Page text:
Aureole etc.

Golden Age singers

Nimbus on-line

Faure songs
Charlotte de Rothschild (soprano);

  Founder: Len Mullenger
Classical Editor: Rob Barnett

Franz SCHUBERT (1797-1828)
String Quartet in D minor D810 "Death and the Maiden"

Gabrieli Quartet
Piano Quintet in A D667 "The Trout"

Moura Lympany piano
Principals of the London Symphony Orchestra;
John Brown violin
Alexander Taylor viola
Douglas Cummings cello
Thomas Martin double bass
Recorded Conway Hall, London 1971 (String Quartet) and March 1974 (Piano Quintet)
EMI Classics for Pleasure 724357488624 [77.07]

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There is about these performances a kind of plainness and directness of utterance that never precludes reserves of feeling. Both, to some degree, share this quality. The finer performance is that of the Gabrieli, in 1971, near or maybe at the beginning of their distinguished career. They are reluctant to indulge tonal or expressive extremes and prefer instead flexibility and shading of contrasts. The Allegro is properly held together, elastic and supple - listen to Kenneth Sillito’s expressive playing at 11.08 for example - and the long Andante con moto benefits from secluded tone and searching musicianship. Very occasionally there is a temporary loss of intonation but this is more than outweighed by subtlety of rubato and tempo integration. There are many recordings in the catalogue and others combine virtuosity with tonal beauty and architectural strength but at super-budget price this Gabrieli performance emerges once again after thirty years its virtues undiminished.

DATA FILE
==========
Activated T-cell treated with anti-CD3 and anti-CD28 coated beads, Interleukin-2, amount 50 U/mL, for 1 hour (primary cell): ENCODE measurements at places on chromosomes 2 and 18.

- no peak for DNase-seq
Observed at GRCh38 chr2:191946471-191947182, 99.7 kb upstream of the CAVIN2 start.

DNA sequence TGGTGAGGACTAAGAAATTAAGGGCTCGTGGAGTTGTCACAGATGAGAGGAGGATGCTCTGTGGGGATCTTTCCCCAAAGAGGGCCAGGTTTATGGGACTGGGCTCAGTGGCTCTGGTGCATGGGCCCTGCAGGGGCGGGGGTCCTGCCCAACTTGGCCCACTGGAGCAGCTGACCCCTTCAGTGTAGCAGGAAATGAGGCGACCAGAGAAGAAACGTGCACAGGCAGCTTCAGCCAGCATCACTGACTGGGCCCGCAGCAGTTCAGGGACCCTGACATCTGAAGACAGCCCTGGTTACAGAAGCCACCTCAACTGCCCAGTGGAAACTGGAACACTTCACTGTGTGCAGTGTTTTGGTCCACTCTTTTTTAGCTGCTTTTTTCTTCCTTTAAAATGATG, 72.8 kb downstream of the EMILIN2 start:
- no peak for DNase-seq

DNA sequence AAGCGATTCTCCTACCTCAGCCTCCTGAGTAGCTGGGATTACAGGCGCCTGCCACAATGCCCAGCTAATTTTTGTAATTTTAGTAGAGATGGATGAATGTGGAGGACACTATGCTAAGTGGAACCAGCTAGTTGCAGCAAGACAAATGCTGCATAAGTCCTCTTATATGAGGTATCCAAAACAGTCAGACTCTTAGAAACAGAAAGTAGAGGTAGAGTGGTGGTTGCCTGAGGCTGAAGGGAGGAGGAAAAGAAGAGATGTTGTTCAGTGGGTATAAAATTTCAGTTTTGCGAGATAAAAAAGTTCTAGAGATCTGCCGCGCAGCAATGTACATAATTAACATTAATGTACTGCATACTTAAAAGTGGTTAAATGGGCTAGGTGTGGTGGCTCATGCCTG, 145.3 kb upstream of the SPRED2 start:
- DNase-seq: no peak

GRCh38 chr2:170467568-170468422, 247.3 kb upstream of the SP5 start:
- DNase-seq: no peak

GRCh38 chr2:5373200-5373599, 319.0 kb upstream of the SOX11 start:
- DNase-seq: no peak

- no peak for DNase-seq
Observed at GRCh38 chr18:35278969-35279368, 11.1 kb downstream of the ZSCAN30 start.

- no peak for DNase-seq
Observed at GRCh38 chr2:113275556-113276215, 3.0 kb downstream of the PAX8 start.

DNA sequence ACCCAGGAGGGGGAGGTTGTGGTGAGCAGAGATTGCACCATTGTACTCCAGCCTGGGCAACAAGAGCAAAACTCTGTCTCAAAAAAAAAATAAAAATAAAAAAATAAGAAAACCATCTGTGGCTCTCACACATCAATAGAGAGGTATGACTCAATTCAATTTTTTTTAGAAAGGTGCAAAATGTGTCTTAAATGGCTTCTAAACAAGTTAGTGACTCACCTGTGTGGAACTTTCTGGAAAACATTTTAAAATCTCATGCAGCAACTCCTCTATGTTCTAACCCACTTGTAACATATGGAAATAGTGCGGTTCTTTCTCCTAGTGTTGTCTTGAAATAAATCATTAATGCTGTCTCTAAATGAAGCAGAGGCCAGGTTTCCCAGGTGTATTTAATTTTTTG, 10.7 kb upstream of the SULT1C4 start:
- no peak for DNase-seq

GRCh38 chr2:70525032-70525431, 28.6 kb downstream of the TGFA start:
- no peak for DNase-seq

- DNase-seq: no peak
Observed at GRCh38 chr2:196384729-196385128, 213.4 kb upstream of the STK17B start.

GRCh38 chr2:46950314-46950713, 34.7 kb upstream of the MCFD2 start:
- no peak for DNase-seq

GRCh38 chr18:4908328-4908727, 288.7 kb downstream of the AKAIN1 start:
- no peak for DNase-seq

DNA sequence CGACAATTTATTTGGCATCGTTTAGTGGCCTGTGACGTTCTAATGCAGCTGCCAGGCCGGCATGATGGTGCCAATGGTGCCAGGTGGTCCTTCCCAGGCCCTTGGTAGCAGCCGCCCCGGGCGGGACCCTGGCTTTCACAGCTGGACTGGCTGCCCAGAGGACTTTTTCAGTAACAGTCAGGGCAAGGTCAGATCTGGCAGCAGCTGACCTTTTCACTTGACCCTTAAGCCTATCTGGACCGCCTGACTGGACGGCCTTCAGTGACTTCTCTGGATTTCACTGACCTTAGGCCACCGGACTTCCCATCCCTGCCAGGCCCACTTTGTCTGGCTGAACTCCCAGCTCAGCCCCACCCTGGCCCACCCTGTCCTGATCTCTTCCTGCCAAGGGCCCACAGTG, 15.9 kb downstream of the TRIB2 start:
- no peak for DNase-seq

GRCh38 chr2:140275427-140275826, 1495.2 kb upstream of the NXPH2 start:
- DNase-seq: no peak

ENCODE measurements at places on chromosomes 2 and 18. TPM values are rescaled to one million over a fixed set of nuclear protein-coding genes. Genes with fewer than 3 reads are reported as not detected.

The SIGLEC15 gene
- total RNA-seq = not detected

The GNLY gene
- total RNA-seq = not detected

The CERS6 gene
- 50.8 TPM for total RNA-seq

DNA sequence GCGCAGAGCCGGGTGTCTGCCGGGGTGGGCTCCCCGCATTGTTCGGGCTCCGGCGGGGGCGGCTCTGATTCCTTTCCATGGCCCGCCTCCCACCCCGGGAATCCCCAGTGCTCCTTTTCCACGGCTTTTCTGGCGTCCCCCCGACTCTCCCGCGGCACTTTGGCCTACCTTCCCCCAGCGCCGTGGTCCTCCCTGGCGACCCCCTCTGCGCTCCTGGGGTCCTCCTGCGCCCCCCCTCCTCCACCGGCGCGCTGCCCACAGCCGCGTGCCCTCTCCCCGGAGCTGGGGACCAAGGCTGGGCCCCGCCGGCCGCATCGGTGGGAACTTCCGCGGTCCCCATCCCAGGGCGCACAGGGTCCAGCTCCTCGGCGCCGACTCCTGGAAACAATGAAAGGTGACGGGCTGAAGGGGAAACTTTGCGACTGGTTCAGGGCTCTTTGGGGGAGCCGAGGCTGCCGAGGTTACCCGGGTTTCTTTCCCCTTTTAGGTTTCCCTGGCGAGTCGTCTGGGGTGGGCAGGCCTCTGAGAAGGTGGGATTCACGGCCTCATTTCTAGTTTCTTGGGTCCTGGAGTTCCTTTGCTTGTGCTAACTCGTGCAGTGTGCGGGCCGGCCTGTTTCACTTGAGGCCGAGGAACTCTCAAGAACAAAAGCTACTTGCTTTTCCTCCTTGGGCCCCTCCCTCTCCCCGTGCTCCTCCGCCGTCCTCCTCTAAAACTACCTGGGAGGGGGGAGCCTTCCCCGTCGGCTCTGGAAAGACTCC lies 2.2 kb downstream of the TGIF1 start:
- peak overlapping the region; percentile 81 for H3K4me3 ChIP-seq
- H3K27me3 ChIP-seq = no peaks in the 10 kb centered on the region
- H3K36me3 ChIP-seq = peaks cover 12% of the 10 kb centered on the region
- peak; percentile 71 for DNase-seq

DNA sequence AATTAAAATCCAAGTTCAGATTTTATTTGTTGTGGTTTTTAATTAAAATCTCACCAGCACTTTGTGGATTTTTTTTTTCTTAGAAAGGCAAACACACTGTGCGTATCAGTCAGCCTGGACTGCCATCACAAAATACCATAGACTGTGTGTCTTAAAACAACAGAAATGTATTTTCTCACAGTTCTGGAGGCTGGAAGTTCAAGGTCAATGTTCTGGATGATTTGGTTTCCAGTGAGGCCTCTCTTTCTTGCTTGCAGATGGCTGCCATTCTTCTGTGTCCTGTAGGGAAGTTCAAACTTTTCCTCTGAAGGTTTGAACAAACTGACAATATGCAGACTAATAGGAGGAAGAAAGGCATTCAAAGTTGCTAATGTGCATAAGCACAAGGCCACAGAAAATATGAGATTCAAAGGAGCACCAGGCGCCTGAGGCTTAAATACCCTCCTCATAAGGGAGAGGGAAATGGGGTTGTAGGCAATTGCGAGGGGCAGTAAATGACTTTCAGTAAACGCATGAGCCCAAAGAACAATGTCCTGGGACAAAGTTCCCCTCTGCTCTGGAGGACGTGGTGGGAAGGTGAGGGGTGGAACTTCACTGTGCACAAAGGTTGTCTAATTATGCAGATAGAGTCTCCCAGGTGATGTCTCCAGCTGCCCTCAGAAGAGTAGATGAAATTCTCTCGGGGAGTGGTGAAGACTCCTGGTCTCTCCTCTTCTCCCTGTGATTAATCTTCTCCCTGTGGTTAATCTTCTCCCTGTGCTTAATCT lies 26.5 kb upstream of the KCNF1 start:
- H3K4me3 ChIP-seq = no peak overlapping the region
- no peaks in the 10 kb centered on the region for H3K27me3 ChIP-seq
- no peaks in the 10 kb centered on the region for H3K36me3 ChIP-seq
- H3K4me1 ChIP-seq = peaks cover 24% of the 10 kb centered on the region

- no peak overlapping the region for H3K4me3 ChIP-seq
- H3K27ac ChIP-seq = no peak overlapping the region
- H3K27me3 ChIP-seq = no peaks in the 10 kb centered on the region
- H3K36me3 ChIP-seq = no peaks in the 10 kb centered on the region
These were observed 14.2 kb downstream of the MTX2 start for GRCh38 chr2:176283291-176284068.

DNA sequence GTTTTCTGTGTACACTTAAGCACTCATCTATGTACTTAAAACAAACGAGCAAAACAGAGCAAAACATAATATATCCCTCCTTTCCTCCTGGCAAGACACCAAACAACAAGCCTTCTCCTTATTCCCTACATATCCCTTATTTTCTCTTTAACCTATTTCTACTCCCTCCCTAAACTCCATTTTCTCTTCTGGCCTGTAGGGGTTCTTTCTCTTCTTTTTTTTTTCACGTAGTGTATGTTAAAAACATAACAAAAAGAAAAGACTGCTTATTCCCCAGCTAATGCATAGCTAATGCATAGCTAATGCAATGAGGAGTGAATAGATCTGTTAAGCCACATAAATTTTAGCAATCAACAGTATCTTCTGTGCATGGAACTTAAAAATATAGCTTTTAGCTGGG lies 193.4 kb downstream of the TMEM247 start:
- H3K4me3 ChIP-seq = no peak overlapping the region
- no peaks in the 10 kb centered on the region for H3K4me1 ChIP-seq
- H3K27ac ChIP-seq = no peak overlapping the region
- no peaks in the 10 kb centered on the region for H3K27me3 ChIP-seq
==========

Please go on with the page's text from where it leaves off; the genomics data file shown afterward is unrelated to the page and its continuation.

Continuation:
The Trout features the ad-hoc combination of a pianist better known for her solo performances and symphonic principals – a recipe for musical disaster one would have thought. That this is not the case here is because of Lympany’s ebullience and the string players’ sometimes hectic cooperation. The aural perspective highlights the piano rather over brightly and the violin’s tone emerges a little wiry in the balance. It is certainly an energetic performance though one wanting in a little subtlety.

This very well filled disc, at super-budget price, commands real interest, especially for the Gabrieli’s Quartet performance.

Jonathan Woolf

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